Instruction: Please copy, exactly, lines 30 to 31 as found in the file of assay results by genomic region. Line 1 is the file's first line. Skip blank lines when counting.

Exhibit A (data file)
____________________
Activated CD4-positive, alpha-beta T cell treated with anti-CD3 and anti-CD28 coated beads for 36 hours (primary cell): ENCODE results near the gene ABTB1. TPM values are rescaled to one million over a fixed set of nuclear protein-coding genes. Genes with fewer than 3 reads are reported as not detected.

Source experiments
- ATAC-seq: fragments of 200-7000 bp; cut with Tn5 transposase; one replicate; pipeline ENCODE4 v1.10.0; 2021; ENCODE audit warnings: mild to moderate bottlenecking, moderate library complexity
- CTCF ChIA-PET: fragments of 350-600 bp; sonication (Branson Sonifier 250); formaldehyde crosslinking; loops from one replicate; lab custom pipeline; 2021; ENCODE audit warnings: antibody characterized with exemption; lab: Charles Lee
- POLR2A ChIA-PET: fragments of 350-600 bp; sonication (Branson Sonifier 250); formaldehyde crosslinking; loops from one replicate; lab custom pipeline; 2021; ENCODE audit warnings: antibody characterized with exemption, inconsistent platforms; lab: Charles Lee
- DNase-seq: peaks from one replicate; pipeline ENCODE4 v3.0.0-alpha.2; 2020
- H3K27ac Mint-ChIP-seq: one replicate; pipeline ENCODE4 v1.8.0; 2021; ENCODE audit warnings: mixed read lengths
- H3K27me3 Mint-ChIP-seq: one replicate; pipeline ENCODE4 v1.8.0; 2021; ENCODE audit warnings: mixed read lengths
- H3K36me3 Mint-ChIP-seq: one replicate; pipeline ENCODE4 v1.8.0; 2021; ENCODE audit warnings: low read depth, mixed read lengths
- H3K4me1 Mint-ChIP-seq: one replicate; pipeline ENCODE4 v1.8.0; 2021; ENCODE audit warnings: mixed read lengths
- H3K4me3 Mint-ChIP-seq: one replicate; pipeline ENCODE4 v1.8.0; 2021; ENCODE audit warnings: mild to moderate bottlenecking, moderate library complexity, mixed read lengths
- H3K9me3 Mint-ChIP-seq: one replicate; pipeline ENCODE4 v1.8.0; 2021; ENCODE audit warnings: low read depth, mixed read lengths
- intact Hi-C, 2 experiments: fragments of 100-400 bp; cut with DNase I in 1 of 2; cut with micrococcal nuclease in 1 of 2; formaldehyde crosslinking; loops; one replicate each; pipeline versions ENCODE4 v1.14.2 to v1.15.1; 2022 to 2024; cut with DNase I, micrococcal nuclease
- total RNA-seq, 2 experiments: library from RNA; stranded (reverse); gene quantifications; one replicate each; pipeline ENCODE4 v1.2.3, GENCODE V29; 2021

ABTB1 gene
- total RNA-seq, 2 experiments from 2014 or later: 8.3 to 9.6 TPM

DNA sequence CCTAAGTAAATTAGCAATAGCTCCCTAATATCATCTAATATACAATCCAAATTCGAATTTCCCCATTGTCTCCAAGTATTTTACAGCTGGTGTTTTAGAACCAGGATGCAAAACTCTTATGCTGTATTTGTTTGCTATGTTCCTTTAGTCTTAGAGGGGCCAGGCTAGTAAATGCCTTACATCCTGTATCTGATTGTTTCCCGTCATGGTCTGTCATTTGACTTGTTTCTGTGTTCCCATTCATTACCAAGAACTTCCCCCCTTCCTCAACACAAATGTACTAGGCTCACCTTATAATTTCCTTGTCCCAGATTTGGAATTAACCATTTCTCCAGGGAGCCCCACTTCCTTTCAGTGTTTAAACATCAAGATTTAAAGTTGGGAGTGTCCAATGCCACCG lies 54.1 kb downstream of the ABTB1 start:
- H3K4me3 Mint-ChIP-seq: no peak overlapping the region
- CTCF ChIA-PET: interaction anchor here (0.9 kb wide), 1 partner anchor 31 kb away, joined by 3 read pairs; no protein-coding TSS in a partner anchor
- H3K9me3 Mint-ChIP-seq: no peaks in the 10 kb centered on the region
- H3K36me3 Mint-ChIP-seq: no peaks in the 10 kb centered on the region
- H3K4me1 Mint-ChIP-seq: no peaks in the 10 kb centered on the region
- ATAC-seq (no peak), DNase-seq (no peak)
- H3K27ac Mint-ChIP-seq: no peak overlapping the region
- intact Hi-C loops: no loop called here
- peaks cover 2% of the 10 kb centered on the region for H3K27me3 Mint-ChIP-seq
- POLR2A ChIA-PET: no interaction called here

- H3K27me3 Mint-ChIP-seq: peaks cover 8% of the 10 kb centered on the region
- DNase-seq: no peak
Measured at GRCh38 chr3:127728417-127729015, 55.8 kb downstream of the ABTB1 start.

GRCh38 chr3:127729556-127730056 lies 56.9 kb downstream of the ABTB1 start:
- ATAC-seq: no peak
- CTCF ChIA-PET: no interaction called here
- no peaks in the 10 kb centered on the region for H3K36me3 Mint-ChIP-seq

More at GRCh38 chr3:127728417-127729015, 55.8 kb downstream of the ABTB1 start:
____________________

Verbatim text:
Measured at GRCh38 chr3:127728417-127729015, 55.8 kb downstream of the ABTB1 start.

GRCh38 chr3:127729556-127730056 lies 56.9 kb downstream of the ABTB1 start: